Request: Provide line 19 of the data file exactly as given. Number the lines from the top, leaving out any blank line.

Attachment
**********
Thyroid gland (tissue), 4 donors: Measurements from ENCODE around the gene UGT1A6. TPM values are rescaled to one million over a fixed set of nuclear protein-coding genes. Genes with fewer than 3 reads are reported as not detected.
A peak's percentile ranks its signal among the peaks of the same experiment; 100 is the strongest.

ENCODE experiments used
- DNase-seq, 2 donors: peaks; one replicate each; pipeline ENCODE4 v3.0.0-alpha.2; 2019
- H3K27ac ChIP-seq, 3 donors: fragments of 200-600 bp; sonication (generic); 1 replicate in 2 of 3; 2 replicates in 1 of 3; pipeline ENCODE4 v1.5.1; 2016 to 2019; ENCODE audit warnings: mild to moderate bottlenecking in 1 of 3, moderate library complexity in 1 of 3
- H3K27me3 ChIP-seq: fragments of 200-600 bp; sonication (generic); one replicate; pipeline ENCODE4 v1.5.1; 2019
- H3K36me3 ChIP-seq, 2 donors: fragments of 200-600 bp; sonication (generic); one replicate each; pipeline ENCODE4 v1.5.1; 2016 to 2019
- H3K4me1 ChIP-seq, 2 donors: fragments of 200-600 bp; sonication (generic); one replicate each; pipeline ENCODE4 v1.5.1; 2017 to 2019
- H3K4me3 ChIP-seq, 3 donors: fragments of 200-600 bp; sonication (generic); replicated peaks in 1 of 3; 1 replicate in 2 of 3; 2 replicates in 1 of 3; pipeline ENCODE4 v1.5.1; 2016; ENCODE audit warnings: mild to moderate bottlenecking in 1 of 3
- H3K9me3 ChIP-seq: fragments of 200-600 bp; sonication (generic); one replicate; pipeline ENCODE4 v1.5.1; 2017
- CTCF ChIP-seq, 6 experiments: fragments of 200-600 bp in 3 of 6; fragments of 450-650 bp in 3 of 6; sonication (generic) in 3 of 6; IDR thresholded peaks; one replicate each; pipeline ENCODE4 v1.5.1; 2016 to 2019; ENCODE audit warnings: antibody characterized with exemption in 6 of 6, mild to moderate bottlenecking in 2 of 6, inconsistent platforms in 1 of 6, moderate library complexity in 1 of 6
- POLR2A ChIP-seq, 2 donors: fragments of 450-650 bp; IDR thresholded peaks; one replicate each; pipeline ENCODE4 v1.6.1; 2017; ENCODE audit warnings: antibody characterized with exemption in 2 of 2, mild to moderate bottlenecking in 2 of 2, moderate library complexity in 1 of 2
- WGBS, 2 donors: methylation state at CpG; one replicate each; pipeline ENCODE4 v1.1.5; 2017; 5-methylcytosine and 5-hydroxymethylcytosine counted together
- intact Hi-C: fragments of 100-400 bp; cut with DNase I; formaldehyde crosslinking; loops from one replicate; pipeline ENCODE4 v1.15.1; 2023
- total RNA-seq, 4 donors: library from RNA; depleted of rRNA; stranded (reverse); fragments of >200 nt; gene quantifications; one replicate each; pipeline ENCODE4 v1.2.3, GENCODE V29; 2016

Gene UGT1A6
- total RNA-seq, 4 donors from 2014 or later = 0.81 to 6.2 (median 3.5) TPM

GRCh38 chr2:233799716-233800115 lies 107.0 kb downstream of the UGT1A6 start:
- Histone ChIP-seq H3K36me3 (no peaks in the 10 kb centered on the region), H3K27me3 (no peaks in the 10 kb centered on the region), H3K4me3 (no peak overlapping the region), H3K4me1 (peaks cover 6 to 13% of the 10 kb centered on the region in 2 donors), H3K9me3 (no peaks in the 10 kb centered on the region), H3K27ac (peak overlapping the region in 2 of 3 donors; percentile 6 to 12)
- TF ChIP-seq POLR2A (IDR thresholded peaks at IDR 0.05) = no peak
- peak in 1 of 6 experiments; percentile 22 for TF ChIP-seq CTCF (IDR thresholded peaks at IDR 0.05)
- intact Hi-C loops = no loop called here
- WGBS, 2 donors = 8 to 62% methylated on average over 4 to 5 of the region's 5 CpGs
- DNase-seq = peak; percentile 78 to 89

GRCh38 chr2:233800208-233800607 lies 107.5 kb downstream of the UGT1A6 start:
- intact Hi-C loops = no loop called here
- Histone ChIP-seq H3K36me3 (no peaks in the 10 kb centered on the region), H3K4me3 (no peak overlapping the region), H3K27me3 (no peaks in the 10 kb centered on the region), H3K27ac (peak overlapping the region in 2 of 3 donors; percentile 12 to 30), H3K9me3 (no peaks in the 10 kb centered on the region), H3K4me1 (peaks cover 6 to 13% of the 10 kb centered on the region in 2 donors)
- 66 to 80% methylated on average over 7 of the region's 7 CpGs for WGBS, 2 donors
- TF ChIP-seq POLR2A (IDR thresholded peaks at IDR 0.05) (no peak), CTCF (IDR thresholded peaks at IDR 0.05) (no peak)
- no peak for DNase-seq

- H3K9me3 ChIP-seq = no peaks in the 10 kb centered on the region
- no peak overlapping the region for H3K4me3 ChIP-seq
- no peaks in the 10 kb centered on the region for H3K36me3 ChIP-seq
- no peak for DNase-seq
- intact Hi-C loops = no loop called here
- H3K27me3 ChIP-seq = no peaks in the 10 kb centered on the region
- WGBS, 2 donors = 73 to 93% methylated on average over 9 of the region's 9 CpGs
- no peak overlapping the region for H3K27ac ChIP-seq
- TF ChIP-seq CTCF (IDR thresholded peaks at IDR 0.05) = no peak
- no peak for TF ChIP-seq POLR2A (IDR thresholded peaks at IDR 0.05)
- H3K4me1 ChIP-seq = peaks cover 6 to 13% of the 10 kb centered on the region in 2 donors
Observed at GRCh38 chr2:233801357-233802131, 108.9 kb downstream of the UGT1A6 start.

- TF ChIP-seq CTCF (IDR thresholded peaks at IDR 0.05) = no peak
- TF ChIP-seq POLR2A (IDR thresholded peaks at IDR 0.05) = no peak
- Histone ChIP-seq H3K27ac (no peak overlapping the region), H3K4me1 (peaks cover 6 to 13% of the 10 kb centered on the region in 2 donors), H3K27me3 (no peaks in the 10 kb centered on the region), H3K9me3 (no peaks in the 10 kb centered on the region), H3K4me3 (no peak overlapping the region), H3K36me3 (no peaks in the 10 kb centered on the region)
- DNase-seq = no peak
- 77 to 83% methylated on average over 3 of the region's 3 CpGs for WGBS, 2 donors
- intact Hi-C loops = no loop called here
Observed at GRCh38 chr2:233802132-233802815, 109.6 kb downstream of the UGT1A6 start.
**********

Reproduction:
- Histone ChIP-seq H3K36me3 (no peaks in the 10 kb centered on the region), H3K27me3 (no peaks in the 10 kb centered on the region), H3K4me3 (no peak overlapping the region), H3K4me1 (peaks cover 6 to 13% of the 10 kb centered on the region in 2 donors), H3K9me3 (no peaks in the 10 kb centered on the region), H3K27ac (peak overlapping the region in 2 of 3 donors; percentile 6 to 12)